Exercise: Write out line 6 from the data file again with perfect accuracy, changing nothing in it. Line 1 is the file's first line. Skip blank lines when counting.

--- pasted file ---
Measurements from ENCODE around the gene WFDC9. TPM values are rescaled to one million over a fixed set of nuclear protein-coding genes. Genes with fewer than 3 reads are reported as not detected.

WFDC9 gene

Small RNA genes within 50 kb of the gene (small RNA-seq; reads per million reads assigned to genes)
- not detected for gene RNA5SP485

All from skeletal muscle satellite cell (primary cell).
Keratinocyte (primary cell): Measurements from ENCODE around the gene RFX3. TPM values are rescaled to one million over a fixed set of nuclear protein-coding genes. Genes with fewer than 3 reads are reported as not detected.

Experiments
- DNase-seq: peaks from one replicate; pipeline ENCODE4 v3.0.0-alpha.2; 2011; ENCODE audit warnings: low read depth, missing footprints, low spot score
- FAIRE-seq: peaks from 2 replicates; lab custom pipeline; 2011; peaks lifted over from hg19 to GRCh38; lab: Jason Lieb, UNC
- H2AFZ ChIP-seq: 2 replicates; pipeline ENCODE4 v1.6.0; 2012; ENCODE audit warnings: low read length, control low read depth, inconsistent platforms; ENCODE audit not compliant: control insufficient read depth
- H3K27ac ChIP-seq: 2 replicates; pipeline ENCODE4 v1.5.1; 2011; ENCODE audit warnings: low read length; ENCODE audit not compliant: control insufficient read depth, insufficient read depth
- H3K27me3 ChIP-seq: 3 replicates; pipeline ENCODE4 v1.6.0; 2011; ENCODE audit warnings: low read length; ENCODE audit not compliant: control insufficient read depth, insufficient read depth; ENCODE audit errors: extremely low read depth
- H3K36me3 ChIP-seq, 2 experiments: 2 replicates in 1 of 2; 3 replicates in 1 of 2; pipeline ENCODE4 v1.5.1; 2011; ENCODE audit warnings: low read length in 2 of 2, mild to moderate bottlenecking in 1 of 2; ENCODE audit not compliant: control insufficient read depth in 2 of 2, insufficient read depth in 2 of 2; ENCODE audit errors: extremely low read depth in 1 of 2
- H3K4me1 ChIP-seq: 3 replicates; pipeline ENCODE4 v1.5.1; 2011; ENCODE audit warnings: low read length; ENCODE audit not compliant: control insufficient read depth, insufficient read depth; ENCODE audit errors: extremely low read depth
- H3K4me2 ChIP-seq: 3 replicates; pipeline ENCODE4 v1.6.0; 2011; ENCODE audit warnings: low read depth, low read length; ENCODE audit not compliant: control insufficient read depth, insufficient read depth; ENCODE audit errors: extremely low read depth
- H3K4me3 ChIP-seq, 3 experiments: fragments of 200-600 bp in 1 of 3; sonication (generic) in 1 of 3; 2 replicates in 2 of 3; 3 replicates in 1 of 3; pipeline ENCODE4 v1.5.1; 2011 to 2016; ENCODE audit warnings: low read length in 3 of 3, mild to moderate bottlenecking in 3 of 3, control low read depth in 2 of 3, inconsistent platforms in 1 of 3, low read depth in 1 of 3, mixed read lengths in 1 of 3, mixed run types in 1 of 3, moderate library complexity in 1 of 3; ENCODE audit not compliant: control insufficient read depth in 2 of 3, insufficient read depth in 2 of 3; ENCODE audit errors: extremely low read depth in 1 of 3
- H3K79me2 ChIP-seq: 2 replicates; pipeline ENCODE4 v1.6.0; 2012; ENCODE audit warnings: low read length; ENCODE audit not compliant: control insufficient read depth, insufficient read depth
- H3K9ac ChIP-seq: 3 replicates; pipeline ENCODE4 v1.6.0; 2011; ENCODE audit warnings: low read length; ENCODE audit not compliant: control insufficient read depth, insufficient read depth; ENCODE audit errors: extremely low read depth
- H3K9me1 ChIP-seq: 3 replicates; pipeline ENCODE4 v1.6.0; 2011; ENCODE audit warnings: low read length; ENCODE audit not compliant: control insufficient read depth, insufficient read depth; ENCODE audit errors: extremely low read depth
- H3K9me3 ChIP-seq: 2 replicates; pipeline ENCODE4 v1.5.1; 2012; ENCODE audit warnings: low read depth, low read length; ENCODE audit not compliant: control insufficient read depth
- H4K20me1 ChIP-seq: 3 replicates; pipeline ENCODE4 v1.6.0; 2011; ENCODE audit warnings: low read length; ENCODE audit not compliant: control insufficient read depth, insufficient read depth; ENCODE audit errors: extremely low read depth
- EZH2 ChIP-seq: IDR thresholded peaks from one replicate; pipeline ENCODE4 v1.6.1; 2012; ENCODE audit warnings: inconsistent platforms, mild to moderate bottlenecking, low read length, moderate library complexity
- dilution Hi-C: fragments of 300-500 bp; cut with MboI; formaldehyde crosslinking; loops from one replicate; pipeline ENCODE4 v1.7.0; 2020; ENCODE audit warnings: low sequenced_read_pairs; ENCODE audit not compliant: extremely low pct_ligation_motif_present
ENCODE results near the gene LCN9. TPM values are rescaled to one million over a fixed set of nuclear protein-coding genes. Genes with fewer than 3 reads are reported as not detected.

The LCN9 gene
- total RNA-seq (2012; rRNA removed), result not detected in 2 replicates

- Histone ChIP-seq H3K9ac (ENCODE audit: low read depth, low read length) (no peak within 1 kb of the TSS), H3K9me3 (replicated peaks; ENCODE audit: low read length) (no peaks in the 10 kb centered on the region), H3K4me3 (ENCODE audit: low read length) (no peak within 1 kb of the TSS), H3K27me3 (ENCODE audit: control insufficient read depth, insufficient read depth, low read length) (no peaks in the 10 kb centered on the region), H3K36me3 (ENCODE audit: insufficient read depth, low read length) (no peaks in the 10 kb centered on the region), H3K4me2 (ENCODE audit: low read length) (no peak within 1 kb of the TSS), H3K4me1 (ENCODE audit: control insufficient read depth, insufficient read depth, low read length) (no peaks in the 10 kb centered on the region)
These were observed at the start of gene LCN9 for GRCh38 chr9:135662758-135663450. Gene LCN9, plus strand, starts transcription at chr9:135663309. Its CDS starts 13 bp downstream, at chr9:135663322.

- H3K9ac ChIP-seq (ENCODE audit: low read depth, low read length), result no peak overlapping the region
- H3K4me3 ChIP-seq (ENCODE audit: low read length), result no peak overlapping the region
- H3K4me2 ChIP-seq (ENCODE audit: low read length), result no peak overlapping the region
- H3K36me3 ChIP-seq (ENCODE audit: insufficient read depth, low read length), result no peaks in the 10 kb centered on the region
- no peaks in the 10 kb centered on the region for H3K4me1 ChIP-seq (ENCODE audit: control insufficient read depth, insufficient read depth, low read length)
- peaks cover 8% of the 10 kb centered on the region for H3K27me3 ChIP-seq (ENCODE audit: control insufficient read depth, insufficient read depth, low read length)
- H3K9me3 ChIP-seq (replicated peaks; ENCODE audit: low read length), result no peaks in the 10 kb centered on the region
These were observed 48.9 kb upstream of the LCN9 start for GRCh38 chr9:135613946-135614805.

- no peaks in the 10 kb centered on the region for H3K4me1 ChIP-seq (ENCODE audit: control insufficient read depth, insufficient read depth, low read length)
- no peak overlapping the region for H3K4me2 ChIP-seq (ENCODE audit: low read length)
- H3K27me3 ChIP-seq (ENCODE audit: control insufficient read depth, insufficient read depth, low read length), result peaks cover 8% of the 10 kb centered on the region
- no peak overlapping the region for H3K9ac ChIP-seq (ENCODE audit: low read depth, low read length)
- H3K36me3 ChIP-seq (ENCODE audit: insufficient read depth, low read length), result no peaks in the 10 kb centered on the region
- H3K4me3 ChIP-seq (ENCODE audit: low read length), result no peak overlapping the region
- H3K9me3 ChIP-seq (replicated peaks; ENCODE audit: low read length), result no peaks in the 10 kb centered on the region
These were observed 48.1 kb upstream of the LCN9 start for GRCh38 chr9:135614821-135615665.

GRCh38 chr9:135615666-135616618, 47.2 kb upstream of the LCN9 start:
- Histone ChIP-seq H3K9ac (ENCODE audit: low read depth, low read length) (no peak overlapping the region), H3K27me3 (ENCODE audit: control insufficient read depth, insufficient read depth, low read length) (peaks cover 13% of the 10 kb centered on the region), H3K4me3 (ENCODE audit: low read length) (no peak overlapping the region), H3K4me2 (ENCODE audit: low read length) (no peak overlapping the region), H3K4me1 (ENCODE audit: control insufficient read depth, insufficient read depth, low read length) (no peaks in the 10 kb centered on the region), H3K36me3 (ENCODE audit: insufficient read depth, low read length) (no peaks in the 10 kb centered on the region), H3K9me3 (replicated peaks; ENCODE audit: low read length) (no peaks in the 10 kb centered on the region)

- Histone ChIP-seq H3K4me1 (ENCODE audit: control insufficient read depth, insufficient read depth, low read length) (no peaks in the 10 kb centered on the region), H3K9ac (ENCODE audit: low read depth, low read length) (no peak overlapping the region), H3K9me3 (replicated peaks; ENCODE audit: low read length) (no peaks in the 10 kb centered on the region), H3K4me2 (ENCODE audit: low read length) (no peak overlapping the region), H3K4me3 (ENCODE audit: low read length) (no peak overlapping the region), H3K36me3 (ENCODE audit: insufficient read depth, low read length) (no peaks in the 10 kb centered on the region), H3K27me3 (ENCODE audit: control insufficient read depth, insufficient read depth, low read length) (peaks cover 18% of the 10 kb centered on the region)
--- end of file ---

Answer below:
Keratinocyte (primary cell): Measurements from ENCODE around the gene RFX3. TPM values are rescaled to one million over a fixed set of nuclear protein-coding genes. Genes with fewer than 3 reads are reported as not detected.